A major pharmaceutical company has a large facility in the greater Philadelphia area. This facility consumes as much as 300 million BTUs of thermal energy per day to cool its labs, equipment, offices, and other facilities. The chiller distribution network runs across several buildings over long distance and throughout underground tunnels. The pipe sizes at this facility range from a few inches up to 24 inches.
The chiller system is managed by a facility management company. In order for the facility management company to bill its client properly, it was necessary to install an energy metering system to accurately measure the energy consumption of each compound. In addition, due to the long pipe lines, it was crucial to know if leakage of water or energy occurred on a real-time basis.
Challenges of Energy, Uptime & Pipe Size
|A 24-inch chiller (center) transports a large amount of energy daily. (Photo courtesy of Spire Metering Technology)|
|A clamp-on BTU ultrasonic meter installation. (Photo courtesy of Spire Metering Technology)|
This application presented major challenges for traditional BTU meters, such as turbine-, orifice- or even electromagnetic-based BTU meters. The end-customer did not want to stop the flow and energy supply. It also prohibited the drilling of holes or cutting the pipe. In addition, as the water may not be clean after many years of operation, any meter with moving parts could be problematic.
Another challenge was the measurement of the large 24-inch pipe size. An insertion flowmeter would not be accurate due to a limitation in the sampling area, i.e., the energy is not uniform along the entire pipe cross-section. Also, an inline type flowmeter was too costly to consider.
Energy leakage is another issue to consider due to the large amount of thermal energy transported throughout this network. Any bad insulation could cause a large monetary loss without warning.
A Non-Intrusive Solution
Spire Metering specializes in energy and flow monitoring. Its TP10 ultrasonic thermal energy meter is a non-intrusive instrument, which is used to accurately measure flow, temperature and thermal energy consumption (BTU). The transducer can be clamped onto any pipe size without cutting the pipe or shutting down the flow. The TP10 does not have any moving parts to wear and tear, thus, saving in maintenance costs. The cost of the TP10 does not increase with pipe size, as it uses the same transducers for both small and large pipes.
The ultrasonic thermal energy meter utilizes transit-time technology and a patented digital signal processing algorithm. It is able to conduct flow and energy measurement with precision. This allows it to detect small flow and energy consumption, which is critical for locating leakage in a complicated pipeline network. Therefore, a number of TP10 units can be installed on the chiller distribution pipelines. All of the TP10s send data to the BMS system for data collection and data analysis.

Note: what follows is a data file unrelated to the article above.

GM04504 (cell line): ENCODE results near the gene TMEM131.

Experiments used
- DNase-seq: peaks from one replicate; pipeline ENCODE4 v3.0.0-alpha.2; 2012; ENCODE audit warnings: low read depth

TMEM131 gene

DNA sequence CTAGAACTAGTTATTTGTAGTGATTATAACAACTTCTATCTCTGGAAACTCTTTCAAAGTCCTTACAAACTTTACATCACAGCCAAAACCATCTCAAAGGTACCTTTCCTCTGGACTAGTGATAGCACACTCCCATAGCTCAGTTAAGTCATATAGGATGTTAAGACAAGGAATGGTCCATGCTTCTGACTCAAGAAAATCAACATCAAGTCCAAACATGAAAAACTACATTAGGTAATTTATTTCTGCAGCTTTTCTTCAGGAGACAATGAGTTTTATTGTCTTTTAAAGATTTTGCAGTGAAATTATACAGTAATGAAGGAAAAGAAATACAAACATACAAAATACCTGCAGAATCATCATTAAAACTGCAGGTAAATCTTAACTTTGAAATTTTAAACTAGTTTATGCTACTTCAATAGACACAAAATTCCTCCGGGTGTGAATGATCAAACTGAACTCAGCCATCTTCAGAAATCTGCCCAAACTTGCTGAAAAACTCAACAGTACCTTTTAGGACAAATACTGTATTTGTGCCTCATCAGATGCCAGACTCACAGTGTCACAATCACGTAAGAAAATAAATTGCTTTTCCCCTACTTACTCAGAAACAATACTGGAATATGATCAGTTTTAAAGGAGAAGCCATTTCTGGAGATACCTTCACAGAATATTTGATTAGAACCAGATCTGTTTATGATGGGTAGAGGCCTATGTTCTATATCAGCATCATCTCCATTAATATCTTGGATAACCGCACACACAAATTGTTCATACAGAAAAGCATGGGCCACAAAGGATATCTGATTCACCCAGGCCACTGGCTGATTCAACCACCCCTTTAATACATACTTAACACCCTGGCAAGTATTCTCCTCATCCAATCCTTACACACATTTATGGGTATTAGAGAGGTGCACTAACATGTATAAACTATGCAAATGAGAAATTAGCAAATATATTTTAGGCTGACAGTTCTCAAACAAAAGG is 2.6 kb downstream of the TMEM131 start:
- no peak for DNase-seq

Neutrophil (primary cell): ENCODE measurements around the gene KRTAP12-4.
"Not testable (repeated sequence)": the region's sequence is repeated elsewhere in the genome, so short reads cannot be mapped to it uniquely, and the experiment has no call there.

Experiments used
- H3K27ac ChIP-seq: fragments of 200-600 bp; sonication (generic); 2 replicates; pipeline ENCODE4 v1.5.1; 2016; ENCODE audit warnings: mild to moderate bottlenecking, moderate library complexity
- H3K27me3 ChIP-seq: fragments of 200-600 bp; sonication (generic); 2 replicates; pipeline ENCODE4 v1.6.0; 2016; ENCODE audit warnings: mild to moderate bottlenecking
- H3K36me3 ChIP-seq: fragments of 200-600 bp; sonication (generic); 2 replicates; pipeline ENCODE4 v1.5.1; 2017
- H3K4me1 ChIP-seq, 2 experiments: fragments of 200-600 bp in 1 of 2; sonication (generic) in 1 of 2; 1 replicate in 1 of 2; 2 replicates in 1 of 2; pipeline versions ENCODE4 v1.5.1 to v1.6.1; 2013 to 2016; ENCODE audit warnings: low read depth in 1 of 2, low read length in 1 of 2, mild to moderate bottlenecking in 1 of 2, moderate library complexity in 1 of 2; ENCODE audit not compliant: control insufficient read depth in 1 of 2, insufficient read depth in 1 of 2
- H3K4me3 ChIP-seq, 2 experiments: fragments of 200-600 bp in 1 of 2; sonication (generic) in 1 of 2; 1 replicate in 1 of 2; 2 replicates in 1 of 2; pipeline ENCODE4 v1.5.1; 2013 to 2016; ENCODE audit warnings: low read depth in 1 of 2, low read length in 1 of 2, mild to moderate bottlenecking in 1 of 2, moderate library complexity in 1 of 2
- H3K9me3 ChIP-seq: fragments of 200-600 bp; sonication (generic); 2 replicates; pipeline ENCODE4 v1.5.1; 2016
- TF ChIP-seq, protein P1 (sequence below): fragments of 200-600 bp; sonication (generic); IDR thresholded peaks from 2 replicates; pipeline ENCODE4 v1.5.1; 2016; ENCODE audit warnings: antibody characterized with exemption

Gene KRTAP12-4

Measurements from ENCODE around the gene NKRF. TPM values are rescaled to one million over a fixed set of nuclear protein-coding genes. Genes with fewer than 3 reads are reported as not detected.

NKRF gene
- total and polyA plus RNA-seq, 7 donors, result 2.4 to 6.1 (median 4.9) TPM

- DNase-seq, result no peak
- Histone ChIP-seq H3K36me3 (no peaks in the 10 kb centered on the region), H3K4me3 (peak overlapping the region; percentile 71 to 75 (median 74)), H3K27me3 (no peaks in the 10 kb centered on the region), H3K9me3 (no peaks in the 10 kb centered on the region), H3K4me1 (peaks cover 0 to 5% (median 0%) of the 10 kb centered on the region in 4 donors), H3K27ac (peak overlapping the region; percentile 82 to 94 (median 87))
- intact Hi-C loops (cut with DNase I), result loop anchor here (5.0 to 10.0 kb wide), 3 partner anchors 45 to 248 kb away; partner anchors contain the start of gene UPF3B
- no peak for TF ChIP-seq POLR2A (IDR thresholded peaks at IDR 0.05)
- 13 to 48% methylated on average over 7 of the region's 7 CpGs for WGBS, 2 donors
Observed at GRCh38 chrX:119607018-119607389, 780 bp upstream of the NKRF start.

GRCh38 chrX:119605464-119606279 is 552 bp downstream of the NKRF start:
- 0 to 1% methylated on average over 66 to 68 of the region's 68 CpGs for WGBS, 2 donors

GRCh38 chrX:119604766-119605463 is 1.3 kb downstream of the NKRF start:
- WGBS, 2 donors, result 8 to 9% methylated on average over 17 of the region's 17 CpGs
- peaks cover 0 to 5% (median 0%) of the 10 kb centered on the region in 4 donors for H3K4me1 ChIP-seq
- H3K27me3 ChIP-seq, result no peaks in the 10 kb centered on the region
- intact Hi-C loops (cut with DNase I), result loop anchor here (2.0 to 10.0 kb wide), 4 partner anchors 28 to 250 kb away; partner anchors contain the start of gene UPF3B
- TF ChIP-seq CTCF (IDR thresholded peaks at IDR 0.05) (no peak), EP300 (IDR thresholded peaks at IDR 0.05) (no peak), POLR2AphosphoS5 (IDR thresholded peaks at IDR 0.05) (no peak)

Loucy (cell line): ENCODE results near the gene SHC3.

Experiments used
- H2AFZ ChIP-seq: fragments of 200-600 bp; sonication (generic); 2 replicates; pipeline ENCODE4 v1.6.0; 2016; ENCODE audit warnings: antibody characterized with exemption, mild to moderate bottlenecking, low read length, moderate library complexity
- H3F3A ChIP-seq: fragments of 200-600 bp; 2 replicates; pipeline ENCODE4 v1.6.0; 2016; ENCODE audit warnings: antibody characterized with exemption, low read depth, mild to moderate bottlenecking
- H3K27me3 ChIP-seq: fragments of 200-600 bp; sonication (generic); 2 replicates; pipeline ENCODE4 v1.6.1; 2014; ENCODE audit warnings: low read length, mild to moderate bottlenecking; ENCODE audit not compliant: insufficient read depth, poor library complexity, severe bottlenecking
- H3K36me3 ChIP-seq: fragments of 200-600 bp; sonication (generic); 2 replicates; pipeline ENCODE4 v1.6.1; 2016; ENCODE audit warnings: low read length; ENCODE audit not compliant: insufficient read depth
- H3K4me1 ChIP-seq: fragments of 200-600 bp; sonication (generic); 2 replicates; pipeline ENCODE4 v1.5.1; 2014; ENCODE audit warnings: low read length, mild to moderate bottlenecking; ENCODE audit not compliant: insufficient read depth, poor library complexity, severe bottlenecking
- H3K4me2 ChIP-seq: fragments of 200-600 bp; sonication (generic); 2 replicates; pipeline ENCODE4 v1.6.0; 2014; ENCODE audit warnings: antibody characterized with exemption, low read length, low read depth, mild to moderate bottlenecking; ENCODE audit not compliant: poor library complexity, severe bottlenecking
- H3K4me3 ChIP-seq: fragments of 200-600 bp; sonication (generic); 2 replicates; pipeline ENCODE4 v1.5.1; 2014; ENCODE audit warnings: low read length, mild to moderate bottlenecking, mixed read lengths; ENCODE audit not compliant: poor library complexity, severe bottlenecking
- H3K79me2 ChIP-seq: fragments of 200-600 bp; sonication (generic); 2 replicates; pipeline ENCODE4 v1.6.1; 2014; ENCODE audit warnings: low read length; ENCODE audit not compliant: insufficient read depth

Considering the Results
The entire thermal energy measurement system was observed for a test period of 38 days. Figures 1 and 2 illustrate the performance of the TP10 energy meters during this timeframe.
As indicated in Figure 1, the blue curve represents the energy rate histogram of the meter on the 24-inch pipe (the main pipe); the other three curves represent the energy rate histograms of the meters on three branch pipes—18 inches, 12 inches and 4 inches. The energy rate in this graph is in million BTU per hour. The energy variation pattern of the branch pipes follow exactly that of the main pipe, showing the energy meters within the system are providing consistent results.
The data for the 4-inch pipe is very small in comparison with the other noted pipes. The energy pattern on this pipe is not obvious, which may be due in part to the nature of the energy consumption pattern of that particular building. In this facility, there are still several pipes, which are not yet in service; therefore, the data is not available.
|Figure 1. Energy Rate Histogram (Image courtesy of Spire Metering Technology)|
Figure 2 compares the energy rate of the main pipe and the sum of all the branch pipes. The two curves match very well, and the data shows the total error is about 1.2 percent and the meters are providing accurate readings.
|Figure 2. Energy Rate Histogram Comparison (Image courtesy of Spire Metering Technology)|
The clamp-on ultrasonic energy meter has been successful in a large pharmaceutical facility to monitor the thermal energy distribution system. The observation of 38 days data demonstrates the performance of the TP10 energy meter. It also provides the facility manager with strong confidence that his distribution system is in excellent health.
The entire installation and system tuning was completed within two days. This is only possible with non-intrusive, clamp-on ultrasonic technology. The fact that the size of the pipe was as large as 24 inches, allowed for a less expensive and less labor-intensive installation than if another type of technology, i.e., mechanical flowmeter or magnetic flowmeter was used. The BTU meter saved the customer major installation costs and quickly delivered results.
John Shen holds a Ph.D. from Swiss Federal Institute of Technology Lausanne (EPFL), Switzerland, and a master’s degree from Sichuan University, China. Mr. Shen has been developing ultrasonic flow measurement technology, metering devices, and smart sensing solutions for more than 25 years. Ten years ago, he founded Shenitech, now Spire Metering Technology, a supplier of premium flow measurement and energy metering solutions for commercial and residential applications.